Sylvia Burka was one proud Winnipegger as she watched speed skaters Clara Hughes and Cindy Klassen take Olympic gold and bronze, respectively, in the women's 5,000-metre race.
"That was a pretty exciting race wasn't it?" said Burka from her Toronto home.
Burka, a two-time world champion speed skater who once held the 1,000-metre cycling record, felt a special closeness to Hughes, who also has a cycling background.
"She did an incredible job. I am so thrilled. She makes it looks so easy with her long stride," said Burka, high praise from a woman who in 2000, was voted Manitoba female athlete of the 20th century for winning 21-international championships between 1967 and 1974.
'CAN'T STOP CRYING'
"I just can't stop crying," said former coach Lori Derraugh, literally choking back tears as she spoke to the Sun in the moments immediately following the double hardware haul.
"It's hard work, what they've done. It's so nice to see that hard work pay off because you never know what could happen at the Olympics. It's the highest profile (event). They can do awesome at the worlds but no one hears about it," Derraugh said.
Once a coach to both Klassen and Hughes, she was there "the first time Clara skated," Derraugh said.
Hughes' mother, Maureen, watched her daughter's victory from Winnipeg.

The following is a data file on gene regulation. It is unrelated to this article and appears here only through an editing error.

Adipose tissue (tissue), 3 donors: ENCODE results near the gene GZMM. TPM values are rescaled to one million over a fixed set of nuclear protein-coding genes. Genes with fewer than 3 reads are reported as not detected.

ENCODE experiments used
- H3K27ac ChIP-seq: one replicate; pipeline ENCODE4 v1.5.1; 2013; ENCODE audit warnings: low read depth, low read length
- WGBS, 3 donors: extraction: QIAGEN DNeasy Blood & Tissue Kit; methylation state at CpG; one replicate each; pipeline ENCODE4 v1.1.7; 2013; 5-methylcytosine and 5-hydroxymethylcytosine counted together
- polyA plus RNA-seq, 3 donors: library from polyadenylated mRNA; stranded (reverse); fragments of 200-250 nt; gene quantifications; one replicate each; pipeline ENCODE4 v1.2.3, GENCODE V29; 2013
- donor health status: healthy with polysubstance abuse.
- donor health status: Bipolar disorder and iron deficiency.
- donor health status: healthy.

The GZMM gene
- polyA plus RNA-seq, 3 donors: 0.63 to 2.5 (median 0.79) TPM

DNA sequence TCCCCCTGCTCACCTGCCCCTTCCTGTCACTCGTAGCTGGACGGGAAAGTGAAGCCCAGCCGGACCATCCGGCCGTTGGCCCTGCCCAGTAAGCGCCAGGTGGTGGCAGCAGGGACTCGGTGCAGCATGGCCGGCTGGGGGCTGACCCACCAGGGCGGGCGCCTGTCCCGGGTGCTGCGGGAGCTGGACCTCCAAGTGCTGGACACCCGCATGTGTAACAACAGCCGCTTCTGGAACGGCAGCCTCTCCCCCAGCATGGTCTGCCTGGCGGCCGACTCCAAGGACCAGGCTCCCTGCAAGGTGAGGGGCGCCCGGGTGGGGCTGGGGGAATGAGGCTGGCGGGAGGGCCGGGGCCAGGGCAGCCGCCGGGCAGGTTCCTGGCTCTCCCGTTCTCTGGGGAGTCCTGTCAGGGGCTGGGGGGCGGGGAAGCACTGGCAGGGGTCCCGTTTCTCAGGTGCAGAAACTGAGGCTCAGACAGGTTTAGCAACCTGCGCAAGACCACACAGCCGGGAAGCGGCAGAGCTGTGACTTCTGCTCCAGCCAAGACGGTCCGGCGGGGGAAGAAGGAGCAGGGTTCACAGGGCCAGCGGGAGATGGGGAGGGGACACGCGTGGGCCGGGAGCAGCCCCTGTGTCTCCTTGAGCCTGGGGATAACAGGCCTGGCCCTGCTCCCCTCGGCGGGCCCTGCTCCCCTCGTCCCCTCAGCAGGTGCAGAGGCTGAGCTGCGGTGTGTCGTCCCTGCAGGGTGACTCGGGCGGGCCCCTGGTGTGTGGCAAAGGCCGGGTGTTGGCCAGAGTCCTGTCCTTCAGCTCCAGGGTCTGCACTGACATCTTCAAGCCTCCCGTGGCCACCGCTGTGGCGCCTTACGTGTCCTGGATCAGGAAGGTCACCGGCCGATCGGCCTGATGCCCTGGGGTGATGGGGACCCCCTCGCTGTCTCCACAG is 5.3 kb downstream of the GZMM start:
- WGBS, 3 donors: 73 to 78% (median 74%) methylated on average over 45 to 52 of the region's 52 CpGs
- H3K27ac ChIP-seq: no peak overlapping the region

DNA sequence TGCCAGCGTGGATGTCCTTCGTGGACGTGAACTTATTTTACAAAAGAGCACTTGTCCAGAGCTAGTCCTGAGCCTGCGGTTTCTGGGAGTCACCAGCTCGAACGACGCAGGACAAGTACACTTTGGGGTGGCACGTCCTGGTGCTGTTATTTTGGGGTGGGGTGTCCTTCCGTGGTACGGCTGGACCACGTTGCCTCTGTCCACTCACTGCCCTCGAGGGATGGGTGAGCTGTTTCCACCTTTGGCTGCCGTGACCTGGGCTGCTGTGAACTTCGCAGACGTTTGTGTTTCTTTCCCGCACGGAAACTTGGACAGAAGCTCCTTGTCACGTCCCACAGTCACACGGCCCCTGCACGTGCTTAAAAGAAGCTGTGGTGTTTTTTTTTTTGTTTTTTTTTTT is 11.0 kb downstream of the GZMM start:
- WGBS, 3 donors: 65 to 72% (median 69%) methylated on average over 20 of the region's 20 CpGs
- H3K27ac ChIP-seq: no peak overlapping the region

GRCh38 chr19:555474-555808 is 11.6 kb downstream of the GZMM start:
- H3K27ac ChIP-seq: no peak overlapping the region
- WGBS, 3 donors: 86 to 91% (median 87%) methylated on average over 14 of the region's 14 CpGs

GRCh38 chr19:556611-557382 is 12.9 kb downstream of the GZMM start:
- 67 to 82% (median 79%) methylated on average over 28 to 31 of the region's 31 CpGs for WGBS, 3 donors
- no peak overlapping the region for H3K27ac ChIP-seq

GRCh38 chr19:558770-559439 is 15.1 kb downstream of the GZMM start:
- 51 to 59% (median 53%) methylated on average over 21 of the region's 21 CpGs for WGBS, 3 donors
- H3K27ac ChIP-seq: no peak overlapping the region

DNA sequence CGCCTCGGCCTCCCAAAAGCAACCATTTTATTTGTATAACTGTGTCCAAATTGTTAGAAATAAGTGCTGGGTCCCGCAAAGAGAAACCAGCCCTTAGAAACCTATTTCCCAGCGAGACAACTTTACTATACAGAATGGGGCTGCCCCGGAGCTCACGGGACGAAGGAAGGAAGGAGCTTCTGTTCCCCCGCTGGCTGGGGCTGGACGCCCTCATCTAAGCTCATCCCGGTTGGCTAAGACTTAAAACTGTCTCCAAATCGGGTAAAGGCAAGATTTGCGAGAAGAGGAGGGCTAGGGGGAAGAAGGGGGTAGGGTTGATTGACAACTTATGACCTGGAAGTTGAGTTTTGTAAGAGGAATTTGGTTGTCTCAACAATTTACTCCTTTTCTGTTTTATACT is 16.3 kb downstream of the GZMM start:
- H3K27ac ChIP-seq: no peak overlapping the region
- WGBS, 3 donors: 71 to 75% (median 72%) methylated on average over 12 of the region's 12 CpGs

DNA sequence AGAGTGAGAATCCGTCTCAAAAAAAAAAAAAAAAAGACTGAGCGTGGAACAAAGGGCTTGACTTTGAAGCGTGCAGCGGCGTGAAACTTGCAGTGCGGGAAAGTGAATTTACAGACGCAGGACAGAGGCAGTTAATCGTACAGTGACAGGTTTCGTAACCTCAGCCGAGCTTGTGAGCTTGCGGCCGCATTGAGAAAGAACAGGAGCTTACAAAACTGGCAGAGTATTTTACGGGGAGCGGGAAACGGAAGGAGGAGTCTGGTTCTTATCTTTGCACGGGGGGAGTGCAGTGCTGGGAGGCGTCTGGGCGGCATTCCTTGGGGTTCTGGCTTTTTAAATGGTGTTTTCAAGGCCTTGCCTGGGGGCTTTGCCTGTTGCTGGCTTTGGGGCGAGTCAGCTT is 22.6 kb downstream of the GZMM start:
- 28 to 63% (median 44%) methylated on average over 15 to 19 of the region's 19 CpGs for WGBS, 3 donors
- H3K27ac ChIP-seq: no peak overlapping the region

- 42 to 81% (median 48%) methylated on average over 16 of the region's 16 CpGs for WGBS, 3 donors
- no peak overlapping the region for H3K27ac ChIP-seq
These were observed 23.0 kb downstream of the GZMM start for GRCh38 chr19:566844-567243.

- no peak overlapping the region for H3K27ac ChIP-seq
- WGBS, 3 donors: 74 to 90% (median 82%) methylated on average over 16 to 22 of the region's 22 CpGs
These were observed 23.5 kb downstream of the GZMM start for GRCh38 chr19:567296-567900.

"I'm just overjoyed for her. The family is just so very happy for her," she told the Sun from her Winnipeg home.
The first person Hughes telephoned was her father Ken.
"She said that all through the race 'I drew on your strength' because I don't give up on anything. No matter what happens, she just digs deeper. One of her secrets to success is that she doesn't worry about things she can't control."
Having just returned from Italy, Klassen's family gathered at her parents' Winnipeg home.
"Surprisingly, it was just as nerve-wracking as being there," said Klassen's mother, Helga.
"I don't know if we were even breathing in those last few minutes," she joked.
One of the family's favourite moments came when her daughter and Hughes took the podium. "It was great to see two Canadians up there," Helga Klassen said.
A former Winnipeg Olympic speed skating medallist agrees.
"Totally amazing to see both Clara and Cindy on the podium. I was near tears at the end. Both did something that is so unique. I can't wait to see them at the world championships (next month in Calgary)," Susan Auch told the Sun from her Calgary home.
Both Hughes and Klassen got their start at the same Winnipeg club, said current Winnipeg Speed Skating Club coach Anne Mushumanski, who started speed skating around the same time as Hughes and went on to coach Klassen in the late 1990s.
Tears of joy didn't stop flowing as she watched the pair enjoy their victories yesterday morning.
"You work with these athletes for quite a few years and to see them succeed, it's just so wonderful," Mushumanski said.
"That was a great moment for Manitoba skaters and super for Clara. To break the seven-minute mark on that ice, is just fabulous," said Brian Deans, a Manitoba speed skating coach for 25 years.
Moments like yesterday morning mean a lot to speed skaters across the province, Mushumanski said.
Manitoba has very few competitive skaters -- about 150 -- and Mushumanski hopes Klassen and Hughes will draw attention to the sport, and get more people involved.